As Jennifer and I close in on our year anniversary for the Quick’n’dirty podcast show (Our first show was June 3, 2009), we were particularly proud to announce that friend, Rich Harris of Seagate, had joined our team as the show’s producer. During the last few minutes of the show (replacing our normal “point / counterpoint” discussion), we talked with Rich about some of the ways he’d be helping out with the Q’n’D crew. All I can tell you is that it’s only been a little over a week and Rich has already paid for himself — okay, he’s volunteering for the job, but still.
As usual, we kicked the show off with our social app of the week. This time, it was old world bar codes meets new world social web, with innovative startup, Stickybits. The simple way to think about this is being able to connect offline posters, signs, etc. with the online world via a barcode stick on an an iPhone. Jennifer spent a little bit of time giving more detail on how this works but you can also see TechCrunch’s write up on Stickybits here.
Next up was former “Twitterer of the week,” and this week’s special guest, Lon Cohen (@obilon on Twitter). In addition to being a writer, Lon is also the director of online and social media at the New York chapter of the ALS Association. Given the fact that we’ve spent a lot of time interviewing folks from big brands or for profit startups, it was nice to get the POV from a not-for-profit using social to advance their cause. During our talk, Lon discussed some of the challenges (and benefits) of doing social at a non-for-profit including small budgets but greater good will. Obviously, Lon’s wisdom can benefit anyone who is trying to do social for an organization but other non/not-for-profits would do well to give his section of the show a listen.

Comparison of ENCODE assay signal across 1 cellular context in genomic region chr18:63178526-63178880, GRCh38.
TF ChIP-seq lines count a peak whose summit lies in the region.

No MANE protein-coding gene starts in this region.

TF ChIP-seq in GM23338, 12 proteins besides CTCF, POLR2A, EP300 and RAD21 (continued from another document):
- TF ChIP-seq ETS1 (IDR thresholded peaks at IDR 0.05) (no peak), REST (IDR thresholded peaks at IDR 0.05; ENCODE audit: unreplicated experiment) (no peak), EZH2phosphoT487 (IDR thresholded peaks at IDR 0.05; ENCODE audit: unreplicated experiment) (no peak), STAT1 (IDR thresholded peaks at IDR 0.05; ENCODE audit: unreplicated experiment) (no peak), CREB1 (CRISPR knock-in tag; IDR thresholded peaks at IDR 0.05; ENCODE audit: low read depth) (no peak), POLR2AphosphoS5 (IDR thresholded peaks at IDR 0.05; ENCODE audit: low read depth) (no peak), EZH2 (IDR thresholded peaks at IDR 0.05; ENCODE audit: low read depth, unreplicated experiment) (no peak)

Last up on the show was our featured Twitterer of the week (“we love your tweets” as Jennifer would say). This week’s TOTW was none other than Lee Odden, CEO of Top Rank Marketing. While hardly a best kept secret, he’s too smart of a guy and too much of a gentleman for only 20,000 people to be following him.